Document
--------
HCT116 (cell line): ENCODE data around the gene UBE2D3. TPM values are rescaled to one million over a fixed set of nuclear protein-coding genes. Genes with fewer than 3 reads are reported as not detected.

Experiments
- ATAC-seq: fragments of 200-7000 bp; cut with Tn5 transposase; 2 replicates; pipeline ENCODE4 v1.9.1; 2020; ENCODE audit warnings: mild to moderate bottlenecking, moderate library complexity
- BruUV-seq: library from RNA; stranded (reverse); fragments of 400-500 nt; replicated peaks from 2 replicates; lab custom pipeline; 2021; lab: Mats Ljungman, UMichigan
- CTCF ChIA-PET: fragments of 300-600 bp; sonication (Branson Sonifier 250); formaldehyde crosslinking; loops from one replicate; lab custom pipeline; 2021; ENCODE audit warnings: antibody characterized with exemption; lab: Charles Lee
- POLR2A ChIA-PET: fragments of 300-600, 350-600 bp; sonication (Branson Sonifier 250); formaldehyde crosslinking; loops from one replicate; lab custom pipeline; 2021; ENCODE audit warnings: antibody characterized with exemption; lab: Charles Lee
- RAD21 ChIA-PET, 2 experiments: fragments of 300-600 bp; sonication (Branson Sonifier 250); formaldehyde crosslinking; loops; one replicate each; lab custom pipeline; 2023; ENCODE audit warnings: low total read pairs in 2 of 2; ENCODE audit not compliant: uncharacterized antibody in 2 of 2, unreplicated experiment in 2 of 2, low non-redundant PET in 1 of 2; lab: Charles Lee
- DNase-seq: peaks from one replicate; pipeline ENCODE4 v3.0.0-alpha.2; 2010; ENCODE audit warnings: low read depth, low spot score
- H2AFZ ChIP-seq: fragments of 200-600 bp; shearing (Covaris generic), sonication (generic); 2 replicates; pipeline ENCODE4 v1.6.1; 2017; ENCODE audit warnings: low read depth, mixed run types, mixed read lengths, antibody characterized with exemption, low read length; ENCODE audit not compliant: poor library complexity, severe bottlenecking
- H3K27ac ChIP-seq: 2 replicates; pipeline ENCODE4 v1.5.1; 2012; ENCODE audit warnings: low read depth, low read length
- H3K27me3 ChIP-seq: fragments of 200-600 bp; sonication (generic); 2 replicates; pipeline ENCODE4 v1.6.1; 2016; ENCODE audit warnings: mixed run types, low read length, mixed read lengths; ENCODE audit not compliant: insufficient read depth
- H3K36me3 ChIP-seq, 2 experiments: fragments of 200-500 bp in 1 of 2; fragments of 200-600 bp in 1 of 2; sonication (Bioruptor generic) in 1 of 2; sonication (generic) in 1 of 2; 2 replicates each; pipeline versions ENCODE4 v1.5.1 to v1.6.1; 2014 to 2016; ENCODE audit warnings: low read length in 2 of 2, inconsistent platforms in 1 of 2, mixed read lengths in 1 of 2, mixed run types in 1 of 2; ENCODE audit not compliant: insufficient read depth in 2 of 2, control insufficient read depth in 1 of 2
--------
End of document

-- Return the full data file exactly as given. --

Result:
HCT116 (cell line): ENCODE data around the gene UBE2D3. TPM values are rescaled to one million over a fixed set of nuclear protein-coding genes. Genes with fewer than 3 reads are reported as not detected.

Experiments
- ATAC-seq: fragments of 200-7000 bp; cut with Tn5 transposase; 2 replicates; pipeline ENCODE4 v1.9.1; 2020; ENCODE audit warnings: mild to moderate bottlenecking, moderate library complexity
- BruUV-seq: library from RNA; stranded (reverse); fragments of 400-500 nt; replicated peaks from 2 replicates; lab custom pipeline; 2021; lab: Mats Ljungman, UMichigan
- CTCF ChIA-PET: fragments of 300-600 bp; sonication (Branson Sonifier 250); formaldehyde crosslinking; loops from one replicate; lab custom pipeline; 2021; ENCODE audit warnings: antibody characterized with exemption; lab: Charles Lee
- POLR2A ChIA-PET: fragments of 300-600, 350-600 bp; sonication (Branson Sonifier 250); formaldehyde crosslinking; loops from one replicate; lab custom pipeline; 2021; ENCODE audit warnings: antibody characterized with exemption; lab: Charles Lee
- RAD21 ChIA-PET, 2 experiments: fragments of 300-600 bp; sonication (Branson Sonifier 250); formaldehyde crosslinking; loops; one replicate each; lab custom pipeline; 2023; ENCODE audit warnings: low total read pairs in 2 of 2; ENCODE audit not compliant: uncharacterized antibody in 2 of 2, unreplicated experiment in 2 of 2, low non-redundant PET in 1 of 2; lab: Charles Lee
- DNase-seq: peaks from one replicate; pipeline ENCODE4 v3.0.0-alpha.2; 2010; ENCODE audit warnings: low read depth, low spot score
- H2AFZ ChIP-seq: fragments of 200-600 bp; shearing (Covaris generic), sonication (generic); 2 replicates; pipeline ENCODE4 v1.6.1; 2017; ENCODE audit warnings: low read depth, mixed run types, mixed read lengths, antibody characterized with exemption, low read length; ENCODE audit not compliant: poor library complexity, severe bottlenecking
- H3K27ac ChIP-seq: 2 replicates; pipeline ENCODE4 v1.5.1; 2012; ENCODE audit warnings: low read depth, low read length
- H3K27me3 ChIP-seq: fragments of 200-600 bp; sonication (generic); 2 replicates; pipeline ENCODE4 v1.6.1; 2016; ENCODE audit warnings: mixed run types, low read length, mixed read lengths; ENCODE audit not compliant: insufficient read depth
- H3K36me3 ChIP-seq, 2 experiments: fragments of 200-500 bp in 1 of 2; fragments of 200-600 bp in 1 of 2; sonication (Bioruptor generic) in 1 of 2; sonication (generic) in 1 of 2; 2 replicates each; pipeline versions ENCODE4 v1.5.1 to v1.6.1; 2014 to 2016; ENCODE audit warnings: low read length in 2 of 2, inconsistent platforms in 1 of 2, mixed read lengths in 1 of 2, mixed run types in 1 of 2; ENCODE audit not compliant: insufficient read depth in 2 of 2, control insufficient read depth in 1 of 2